Pasquale "Pat Titters" Natarelli was born to Italian immigrant parents in Buffalo on July 9, 1910. His father Valentino (born Feb. 18, 1881) was from Chieti in Italy's Abruzzo region, along the Adriatic Sea. His mother, Rose Panaro (born June 15, 1885) was from Bella Basilicata in the southern Italian province of Potenza.
Natarelli was first arrested at the age of 14, when he was charged with petit larceny. His juvenile arrest record grew to include six additional arrests for petit larceny, burglary and vagrancy.
|Pasquale Natarelli in 1931|
A 1931 burglary conviction resulted in a 90-day sentence at Erie County Penitentiary. The prison stay did little to deter him from a life of crime. By the end of 1933, his record included seven additional arrests for robbery, burglary, grand larceny and vagrancy.
As a member of the DiCarlo Gang, Natarelli became acquainted with Frederico Randaccio, John Cammilleri and the Pieri brothers. With them, he engaged in shaking down the operators of craps games and bookmaking parlors for protection payments.
On Jan. 17, 1934, four witnesses identified Natarelli as a member of a group of three bandits who held up a dice game in the rear of a Tonawanda, NY, tobacco store. Thirty patrons of the game were robbed at gunpoint of $2,400 in cash. Sam and Joseph Pieri also were arrested for participating in the holdup but were released after witnesses failed to identify them. Later investigation showed that the holdup was arranged by Joseph DiCarlo, described as "an individual who exercised considerable influence in gambling rackets in the Buffalo area" to discipline a gambling operator who failed to contribute a share of his profits.
Natarelli was sentenced to 15 years following conviction on a reduced charge of second-degree robbery. He was released early on Nov. 22, 1943, but sent back into Attica State Prison on Aug. 12, 1948, for violating parole by associating with Frederico Randaccio. His prison sentence expired Feb. 16, 1949.
During the 1950s and early 1960s, Natarelli was a key figure in the Buffalo gambling rackets supervised by Randaccio. He served 90 days in prison following a 1951 conviction for possession of policy slips. Eight years later, he was arrested in state police raids of western New York gambling establishments. He and Sam Frangiamore were convicted of conspiring to contrive a lottery and were sentenced to six months in county prison.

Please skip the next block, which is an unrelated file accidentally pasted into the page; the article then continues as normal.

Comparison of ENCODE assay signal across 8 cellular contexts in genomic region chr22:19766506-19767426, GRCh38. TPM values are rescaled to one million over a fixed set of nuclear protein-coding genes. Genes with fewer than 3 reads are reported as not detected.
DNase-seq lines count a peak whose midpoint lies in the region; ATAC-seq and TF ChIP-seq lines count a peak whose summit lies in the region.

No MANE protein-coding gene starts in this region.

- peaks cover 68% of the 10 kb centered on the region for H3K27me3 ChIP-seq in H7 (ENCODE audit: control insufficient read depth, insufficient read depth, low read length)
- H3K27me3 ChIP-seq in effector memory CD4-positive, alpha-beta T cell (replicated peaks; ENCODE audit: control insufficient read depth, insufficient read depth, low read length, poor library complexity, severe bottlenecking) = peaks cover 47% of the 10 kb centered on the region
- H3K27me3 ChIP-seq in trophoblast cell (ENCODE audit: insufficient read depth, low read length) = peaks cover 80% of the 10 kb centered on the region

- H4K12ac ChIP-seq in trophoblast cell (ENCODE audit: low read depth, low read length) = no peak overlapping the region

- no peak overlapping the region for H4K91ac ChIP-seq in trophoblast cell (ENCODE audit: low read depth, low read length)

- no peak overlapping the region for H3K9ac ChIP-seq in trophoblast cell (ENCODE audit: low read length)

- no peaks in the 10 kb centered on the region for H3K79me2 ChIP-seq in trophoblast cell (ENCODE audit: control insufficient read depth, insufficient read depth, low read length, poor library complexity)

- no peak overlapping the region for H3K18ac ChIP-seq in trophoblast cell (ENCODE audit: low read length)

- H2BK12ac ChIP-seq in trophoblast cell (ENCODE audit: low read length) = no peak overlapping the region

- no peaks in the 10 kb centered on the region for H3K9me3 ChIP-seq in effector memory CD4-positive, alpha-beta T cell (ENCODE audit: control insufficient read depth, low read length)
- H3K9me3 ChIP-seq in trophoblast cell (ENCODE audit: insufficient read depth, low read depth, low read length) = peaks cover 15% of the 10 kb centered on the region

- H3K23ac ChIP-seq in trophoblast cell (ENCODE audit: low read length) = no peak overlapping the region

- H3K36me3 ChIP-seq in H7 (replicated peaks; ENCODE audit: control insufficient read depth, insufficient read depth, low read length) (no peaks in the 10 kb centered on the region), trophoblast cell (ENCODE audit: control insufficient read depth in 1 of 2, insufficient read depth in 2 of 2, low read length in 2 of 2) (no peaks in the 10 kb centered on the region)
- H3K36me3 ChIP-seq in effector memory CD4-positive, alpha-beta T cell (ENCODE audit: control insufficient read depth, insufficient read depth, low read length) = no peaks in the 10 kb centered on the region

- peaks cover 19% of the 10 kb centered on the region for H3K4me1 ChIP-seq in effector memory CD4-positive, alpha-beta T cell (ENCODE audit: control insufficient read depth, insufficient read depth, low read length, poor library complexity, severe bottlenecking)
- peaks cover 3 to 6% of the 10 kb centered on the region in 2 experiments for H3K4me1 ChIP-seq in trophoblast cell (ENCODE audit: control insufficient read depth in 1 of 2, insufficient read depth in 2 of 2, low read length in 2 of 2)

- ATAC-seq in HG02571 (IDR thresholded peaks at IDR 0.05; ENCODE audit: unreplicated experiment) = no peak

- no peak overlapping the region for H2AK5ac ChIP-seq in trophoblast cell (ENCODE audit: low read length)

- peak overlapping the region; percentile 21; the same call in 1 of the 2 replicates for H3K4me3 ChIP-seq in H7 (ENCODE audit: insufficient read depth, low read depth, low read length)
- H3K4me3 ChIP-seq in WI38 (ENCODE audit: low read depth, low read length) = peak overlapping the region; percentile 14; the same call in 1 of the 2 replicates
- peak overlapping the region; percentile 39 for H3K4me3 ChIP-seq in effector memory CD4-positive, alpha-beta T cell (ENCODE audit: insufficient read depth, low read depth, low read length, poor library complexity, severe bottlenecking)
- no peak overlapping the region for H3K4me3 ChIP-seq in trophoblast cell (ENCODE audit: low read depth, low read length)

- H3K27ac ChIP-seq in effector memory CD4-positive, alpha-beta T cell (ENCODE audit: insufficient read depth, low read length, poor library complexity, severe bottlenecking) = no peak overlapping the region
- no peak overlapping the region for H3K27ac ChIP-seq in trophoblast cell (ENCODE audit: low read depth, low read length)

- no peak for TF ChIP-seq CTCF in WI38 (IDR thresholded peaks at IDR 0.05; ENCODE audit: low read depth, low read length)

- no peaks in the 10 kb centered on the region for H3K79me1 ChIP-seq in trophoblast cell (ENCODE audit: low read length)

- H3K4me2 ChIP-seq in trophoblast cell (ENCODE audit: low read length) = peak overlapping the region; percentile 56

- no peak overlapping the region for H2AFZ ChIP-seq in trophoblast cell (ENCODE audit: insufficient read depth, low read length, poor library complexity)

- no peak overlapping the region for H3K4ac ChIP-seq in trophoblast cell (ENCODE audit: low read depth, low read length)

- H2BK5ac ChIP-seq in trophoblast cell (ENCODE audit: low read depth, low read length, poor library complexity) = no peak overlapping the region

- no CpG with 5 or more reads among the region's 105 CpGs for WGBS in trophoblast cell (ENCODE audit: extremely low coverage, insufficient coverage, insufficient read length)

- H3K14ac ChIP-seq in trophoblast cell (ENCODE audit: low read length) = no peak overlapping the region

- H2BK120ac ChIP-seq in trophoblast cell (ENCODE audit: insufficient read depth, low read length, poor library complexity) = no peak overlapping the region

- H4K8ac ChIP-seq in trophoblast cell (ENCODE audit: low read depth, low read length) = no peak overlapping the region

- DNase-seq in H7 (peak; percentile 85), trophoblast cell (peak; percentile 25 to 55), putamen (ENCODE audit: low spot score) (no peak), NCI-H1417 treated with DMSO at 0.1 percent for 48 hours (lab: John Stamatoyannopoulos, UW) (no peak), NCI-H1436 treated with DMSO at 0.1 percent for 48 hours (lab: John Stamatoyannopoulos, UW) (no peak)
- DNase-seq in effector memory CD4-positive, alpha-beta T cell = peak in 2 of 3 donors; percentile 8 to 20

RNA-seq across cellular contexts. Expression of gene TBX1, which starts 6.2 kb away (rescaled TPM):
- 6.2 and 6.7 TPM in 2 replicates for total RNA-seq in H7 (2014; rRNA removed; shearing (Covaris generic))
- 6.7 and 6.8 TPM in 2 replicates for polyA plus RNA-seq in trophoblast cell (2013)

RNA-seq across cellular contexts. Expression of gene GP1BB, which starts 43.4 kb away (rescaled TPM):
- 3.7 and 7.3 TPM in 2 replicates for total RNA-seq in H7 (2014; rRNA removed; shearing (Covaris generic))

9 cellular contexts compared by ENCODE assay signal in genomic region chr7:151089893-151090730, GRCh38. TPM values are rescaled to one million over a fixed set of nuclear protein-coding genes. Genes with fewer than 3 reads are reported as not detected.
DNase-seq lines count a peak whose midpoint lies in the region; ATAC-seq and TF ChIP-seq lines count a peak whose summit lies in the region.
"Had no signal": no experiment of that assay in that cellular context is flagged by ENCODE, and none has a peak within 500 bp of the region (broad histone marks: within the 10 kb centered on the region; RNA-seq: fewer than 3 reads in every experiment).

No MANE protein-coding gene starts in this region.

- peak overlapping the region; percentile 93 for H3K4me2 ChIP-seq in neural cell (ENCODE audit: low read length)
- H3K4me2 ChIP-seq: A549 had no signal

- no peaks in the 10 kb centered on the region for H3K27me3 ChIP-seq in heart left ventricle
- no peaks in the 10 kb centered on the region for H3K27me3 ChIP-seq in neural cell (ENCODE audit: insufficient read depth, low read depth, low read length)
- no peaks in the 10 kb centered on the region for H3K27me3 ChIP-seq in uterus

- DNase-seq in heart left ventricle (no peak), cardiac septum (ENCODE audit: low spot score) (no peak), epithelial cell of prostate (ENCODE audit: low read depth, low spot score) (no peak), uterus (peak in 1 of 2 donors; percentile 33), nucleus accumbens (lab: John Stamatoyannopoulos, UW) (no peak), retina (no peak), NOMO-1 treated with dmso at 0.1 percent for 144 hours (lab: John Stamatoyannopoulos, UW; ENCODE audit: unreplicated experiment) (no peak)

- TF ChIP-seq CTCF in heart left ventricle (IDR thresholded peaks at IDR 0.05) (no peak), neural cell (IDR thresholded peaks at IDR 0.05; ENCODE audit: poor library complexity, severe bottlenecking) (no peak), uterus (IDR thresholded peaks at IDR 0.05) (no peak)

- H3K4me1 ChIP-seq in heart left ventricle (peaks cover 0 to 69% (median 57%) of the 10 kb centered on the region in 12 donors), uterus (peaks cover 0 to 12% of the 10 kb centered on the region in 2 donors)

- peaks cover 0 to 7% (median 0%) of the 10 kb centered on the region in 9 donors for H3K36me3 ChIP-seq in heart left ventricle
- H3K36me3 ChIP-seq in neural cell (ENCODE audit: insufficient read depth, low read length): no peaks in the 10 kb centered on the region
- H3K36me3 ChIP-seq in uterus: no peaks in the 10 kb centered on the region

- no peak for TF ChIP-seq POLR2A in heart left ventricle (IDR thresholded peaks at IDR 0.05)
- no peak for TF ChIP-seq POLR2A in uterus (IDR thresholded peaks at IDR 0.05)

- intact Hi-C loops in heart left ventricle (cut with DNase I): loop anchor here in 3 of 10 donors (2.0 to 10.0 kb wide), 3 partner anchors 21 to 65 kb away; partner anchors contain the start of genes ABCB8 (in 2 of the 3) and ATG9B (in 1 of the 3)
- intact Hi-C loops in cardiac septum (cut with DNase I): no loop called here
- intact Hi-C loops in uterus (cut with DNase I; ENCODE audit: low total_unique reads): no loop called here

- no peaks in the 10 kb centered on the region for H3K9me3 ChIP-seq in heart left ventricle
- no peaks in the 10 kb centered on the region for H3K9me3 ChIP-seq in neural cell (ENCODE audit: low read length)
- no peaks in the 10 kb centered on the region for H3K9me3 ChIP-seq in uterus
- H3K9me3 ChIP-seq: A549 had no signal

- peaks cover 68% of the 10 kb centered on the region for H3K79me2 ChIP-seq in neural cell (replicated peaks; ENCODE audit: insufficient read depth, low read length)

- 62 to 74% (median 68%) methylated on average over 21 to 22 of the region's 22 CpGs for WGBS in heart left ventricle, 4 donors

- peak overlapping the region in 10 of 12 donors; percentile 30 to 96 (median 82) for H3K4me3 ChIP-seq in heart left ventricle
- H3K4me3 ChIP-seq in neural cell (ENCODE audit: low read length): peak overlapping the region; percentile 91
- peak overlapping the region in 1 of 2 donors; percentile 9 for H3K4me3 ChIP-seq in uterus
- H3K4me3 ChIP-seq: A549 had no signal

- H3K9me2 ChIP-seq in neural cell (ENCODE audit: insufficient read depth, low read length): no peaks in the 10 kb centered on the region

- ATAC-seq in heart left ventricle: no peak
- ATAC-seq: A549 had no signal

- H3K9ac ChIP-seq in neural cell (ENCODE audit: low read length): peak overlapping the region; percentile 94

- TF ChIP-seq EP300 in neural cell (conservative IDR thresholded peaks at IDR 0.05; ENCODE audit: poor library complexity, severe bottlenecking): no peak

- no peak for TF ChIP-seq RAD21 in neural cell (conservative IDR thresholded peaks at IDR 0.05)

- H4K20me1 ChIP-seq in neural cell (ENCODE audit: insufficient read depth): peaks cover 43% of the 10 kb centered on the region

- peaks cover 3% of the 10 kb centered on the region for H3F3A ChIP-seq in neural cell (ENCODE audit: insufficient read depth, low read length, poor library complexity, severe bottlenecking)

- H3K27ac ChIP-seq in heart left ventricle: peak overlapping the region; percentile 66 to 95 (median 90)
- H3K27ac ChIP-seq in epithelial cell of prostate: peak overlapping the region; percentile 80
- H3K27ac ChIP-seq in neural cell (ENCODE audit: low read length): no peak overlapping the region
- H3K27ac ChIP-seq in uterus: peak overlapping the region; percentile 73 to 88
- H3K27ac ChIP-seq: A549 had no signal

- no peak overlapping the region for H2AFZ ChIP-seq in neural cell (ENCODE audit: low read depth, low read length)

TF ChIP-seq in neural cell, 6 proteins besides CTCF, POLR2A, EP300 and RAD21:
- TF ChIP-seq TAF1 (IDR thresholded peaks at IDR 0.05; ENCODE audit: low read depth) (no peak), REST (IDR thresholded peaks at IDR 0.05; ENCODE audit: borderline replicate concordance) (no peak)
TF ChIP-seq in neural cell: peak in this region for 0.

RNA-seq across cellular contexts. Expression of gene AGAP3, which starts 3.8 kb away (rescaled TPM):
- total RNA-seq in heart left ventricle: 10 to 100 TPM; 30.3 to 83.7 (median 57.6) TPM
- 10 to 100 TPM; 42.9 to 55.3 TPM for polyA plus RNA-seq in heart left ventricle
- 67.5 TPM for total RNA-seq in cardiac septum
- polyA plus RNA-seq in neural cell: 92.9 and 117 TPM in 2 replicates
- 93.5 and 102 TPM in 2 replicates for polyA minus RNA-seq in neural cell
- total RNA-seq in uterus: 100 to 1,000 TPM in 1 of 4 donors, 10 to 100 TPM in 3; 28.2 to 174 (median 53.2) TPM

|Pasquale Natarelli in 1962|
By 1965, Natarelli was one of boss Stefano Magaddino's top lieutenants.
He was arrested in Toronto in 1965 with Albert, Eugene and Paul Volpe. The four men were charged with conspiracy and with extorting 100,000 shares of silver-mining stock from the president of a brokerage company. The case against them resulted in three mistrials and finally an acquittal.
Natarelli was taken into custody in 1966 following the Buffalo Police raid of the Blue Banner Social Club gambling parlor and again seven months later in the raid of Panaro's Lounge. In June 1967, he was arrested on federal conspiracy charges resulting from planned robberies in West Virginia and California.
Natarelli and codefendants Randaccio, Stephen Cino, Charles Caci and Louis Sorgi were convicted on Nov. 22, 1967, of violating the federal Hobbs Act, which made it a crime to conspire to obstruct interstate commerce. Natarelli and Randaccio were sentenced to maximum 20-year prison terms. The Magaddino Mafia organization was staggered by the loss of its top two Buffalo administrators.
Following his parole, the FBI learned that Natarelli had been moved into an underworld position in Niagara Falls. He had been granted permission to take a percentage of all gambling revenue in the city and was said to be shaking down larger bookmakers for his share of their profits.
Natarelli died April 22, 1993, at the age of 82. His final resting place lies a short distance from the grave of his lifetime underworld associate Frederico Randaccio.
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